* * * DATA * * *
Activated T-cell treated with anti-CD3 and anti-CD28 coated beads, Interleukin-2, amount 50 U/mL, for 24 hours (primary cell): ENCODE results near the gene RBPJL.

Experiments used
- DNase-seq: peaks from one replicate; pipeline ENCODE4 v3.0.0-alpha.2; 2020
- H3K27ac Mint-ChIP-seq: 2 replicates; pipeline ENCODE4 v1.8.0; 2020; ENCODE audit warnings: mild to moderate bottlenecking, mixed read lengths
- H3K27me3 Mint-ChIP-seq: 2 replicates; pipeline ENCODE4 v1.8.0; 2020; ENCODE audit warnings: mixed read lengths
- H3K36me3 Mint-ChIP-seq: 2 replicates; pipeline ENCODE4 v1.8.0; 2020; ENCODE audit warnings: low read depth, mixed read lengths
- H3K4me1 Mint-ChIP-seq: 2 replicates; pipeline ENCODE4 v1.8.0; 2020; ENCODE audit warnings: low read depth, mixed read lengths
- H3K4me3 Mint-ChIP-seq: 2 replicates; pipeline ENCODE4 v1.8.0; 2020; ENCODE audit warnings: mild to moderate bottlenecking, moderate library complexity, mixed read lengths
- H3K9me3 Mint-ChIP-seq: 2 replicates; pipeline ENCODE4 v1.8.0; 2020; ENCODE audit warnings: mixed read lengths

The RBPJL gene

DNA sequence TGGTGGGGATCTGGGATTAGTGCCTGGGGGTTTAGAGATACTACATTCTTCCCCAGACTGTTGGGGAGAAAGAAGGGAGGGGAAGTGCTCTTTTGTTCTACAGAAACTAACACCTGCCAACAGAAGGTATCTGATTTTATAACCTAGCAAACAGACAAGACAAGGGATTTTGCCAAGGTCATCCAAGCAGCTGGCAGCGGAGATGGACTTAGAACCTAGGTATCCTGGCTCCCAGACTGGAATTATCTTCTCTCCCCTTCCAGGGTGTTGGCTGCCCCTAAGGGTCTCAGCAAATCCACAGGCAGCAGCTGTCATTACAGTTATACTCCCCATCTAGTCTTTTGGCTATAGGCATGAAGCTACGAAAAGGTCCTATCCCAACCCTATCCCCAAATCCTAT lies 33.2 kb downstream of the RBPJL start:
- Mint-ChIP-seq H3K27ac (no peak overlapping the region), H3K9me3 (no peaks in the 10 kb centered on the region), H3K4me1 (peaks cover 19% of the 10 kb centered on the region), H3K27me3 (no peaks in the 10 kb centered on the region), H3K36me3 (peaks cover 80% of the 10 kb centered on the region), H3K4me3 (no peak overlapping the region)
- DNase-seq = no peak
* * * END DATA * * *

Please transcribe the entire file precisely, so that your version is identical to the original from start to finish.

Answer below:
Activated T-cell treated with anti-CD3 and anti-CD28 coated beads, Interleukin-2, amount 50 U/mL, for 24 hours (primary cell): ENCODE results near the gene RBPJL.

Experiments used
- DNase-seq: peaks from one replicate; pipeline ENCODE4 v3.0.0-alpha.2; 2020
- H3K27ac Mint-ChIP-seq: 2 replicates; pipeline ENCODE4 v1.8.0; 2020; ENCODE audit warnings: mild to moderate bottlenecking, mixed read lengths
- H3K27me3 Mint-ChIP-seq: 2 replicates; pipeline ENCODE4 v1.8.0; 2020; ENCODE audit warnings: mixed read lengths
- H3K36me3 Mint-ChIP-seq: 2 replicates; pipeline ENCODE4 v1.8.0; 2020; ENCODE audit warnings: low read depth, mixed read lengths
- H3K4me1 Mint-ChIP-seq: 2 replicates; pipeline ENCODE4 v1.8.0; 2020; ENCODE audit warnings: low read depth, mixed read lengths
- H3K4me3 Mint-ChIP-seq: 2 replicates; pipeline ENCODE4 v1.8.0; 2020; ENCODE audit warnings: mild to moderate bottlenecking, moderate library complexity, mixed read lengths
- H3K9me3 Mint-ChIP-seq: 2 replicates; pipeline ENCODE4 v1.8.0; 2020; ENCODE audit warnings: mixed read lengths

The RBPJL gene

DNA sequence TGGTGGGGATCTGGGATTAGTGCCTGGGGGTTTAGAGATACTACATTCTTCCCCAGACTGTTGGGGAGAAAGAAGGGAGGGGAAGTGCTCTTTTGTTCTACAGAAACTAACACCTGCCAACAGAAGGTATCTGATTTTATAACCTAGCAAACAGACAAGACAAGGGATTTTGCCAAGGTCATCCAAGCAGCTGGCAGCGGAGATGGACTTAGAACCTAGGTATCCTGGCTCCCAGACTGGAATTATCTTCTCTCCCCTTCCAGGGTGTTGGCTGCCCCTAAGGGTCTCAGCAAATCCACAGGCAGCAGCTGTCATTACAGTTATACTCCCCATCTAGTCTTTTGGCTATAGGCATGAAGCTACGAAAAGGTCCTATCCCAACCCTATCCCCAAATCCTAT lies 33.2 kb downstream of the RBPJL start:
- Mint-ChIP-seq H3K27ac (no peak overlapping the region), H3K9me3 (no peaks in the 10 kb centered on the region), H3K4me1 (peaks cover 19% of the 10 kb centered on the region), H3K27me3 (no peaks in the 10 kb centered on the region), H3K36me3 (peaks cover 80% of the 10 kb centered on the region), H3K4me3 (no peak overlapping the region)
- DNase-seq = no peak